House Republicans debated several ideas to change the Senate-passed foreign aid package during a closed-door party meeting Tuesday night as well, including pairing back money to Ukraine, multiple attendees told CNN.

One option that was discussed during the meeting was stripping the aid package of its humanitarian assistance for Ukraine and only including military aid for Ukraine. The thinking is that this could be more palatable to the Republican conference, though some far-right Republicans might still think that’s too much.

“I’m looking forward to something we can all agree to. And I think we should have been focused on military aid,” Rep. Don Bacon, a swing district Republican from Nebraska, told CNN. “In my view, there’s a lot of support for military aid right now. The other $20 billion, sending cash over, that’s where you start losing support.”

Another idea talked about on Tuesday night was to incorporate some of the funding into portions of an upcoming annual spending bill for the Pentagon.

“There may be some chopping and dicing, here and there,” Rep. Ann Wagner, a Missouri Republican, told CNN. “There were three or four really good ideas about, you know, how we can do something?”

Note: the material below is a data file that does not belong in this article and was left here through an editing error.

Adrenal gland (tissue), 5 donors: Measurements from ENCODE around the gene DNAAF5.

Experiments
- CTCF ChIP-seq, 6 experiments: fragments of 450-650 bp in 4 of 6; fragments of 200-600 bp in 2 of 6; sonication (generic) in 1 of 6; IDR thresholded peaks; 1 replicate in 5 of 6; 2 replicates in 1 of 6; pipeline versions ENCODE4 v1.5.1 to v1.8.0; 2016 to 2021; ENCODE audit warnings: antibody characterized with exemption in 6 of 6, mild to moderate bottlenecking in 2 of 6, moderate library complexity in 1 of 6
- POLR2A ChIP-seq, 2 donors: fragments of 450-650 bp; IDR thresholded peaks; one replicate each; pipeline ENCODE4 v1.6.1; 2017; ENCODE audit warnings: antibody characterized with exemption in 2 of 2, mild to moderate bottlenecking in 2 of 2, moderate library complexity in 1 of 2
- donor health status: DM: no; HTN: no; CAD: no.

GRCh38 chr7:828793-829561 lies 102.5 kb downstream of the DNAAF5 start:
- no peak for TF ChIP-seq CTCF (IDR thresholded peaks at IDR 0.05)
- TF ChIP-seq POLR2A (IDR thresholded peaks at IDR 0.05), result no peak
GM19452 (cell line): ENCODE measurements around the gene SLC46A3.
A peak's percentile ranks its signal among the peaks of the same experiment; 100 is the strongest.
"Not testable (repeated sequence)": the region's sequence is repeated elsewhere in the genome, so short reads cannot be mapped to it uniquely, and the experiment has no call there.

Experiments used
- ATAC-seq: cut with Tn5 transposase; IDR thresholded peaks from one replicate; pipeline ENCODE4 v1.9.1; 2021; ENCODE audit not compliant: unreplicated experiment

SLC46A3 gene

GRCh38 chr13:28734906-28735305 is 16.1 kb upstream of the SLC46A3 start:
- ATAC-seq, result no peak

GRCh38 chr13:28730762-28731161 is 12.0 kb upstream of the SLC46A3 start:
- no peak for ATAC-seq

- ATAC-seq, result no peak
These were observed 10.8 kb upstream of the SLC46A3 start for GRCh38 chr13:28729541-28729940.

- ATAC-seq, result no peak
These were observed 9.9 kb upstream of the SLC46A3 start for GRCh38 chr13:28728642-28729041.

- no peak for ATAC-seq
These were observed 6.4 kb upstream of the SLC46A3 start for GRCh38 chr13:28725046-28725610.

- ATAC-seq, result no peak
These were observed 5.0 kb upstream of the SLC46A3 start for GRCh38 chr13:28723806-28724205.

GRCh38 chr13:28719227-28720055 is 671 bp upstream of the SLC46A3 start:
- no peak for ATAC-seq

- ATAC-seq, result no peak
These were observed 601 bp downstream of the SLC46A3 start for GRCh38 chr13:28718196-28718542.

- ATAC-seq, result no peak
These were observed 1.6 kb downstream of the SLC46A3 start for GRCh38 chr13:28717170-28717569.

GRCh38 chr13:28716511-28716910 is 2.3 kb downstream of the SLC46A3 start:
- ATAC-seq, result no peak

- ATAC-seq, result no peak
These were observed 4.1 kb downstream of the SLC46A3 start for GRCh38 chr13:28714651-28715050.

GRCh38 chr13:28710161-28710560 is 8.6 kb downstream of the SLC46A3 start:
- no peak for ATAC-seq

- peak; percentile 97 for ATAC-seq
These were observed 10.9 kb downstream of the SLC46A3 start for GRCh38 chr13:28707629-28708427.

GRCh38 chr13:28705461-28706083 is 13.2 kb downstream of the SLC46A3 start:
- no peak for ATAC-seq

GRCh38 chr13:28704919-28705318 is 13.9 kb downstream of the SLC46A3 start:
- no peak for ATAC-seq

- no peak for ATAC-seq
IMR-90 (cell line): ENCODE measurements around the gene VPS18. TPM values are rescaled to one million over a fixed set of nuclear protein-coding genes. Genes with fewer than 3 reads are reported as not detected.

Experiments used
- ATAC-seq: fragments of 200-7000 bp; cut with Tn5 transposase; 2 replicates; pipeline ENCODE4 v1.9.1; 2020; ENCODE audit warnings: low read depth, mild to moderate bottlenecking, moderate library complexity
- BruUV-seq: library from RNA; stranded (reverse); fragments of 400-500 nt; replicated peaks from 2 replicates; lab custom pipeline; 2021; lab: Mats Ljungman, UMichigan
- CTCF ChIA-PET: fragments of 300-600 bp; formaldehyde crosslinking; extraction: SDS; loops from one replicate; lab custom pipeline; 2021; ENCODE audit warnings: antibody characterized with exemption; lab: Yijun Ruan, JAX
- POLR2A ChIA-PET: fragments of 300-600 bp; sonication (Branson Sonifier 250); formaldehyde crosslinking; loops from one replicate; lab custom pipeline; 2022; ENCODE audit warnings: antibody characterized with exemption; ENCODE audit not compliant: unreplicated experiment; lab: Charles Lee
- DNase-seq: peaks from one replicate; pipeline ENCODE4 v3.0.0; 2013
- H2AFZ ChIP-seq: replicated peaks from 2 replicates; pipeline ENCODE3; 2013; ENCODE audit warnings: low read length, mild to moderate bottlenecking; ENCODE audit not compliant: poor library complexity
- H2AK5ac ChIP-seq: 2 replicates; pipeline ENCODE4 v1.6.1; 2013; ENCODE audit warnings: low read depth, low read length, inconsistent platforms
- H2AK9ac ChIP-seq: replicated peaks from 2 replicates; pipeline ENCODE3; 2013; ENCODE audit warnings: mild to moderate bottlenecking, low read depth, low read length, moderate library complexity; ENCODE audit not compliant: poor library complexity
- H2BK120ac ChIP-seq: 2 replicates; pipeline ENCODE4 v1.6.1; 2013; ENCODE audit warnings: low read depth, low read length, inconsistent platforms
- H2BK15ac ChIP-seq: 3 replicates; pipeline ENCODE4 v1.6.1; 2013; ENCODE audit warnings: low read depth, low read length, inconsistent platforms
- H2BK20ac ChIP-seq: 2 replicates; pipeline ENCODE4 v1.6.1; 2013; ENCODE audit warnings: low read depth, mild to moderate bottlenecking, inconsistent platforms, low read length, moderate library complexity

Johnson has made clear that he would not put the Senate aid package on the floor in its current form. But he may feel pressure to articulate a plan in order to head off potential Republican support for a so-called discharge petition, a procedural maneuver that allows 218 lawmakers who sign on to a petition to force a House floor vote.

House Minority Leader Hakeem Jeffries would not say whether he would support such a petition, but emphasized at a news conference Wednesday, “Mike Johnson simply needs to put the bipartisan national security bill on the House floor for an up or down vote. And it will pass. That’s it.”

When pressed again if that meant he would force the bill on the floor if Johnson does not act, Jeffries said, “We support an up-or-down vote, and we’ll work hard to make sure that happens sooner rather than later.”

“The Republicans are either going to stand with America’s national security or continue to stand with Vladimir Putin,” he added.

But so far, Republicans are signalling they’re not interested in that option. Wagner and Bacon both dismissed the idea.

“I don’t believe that signing a discharge petition — a Democrat-led discharge petition — that’d be like voting against the rule, which I just think is, I know some in our party do that now, but I — that’s just not how I think we should comport ourselves,” Wagner said, adding that she supports bifurcating the package.

“Not now,” Bacon told CNN’s Manu Raju when asked about a discharge petition. “I think right now, I’m going to talk and discuss and just figure out what’s the next step and not gonna leap too far forward.”

The comments underscore the uphill climb Democrats face in successfully circumventing House GOP leaders and forcing a vote on the floor.

Republican Rep. Mario Diaz-Balart of Florida, another supporter of aid to Ukraine, made clear he did not support such a move.

“I’ll never sign a discharge petition when we’re in the majority,” he said.

CNN’s Annie Grayer, Manu Raju and Sam Fossum contributed to this report.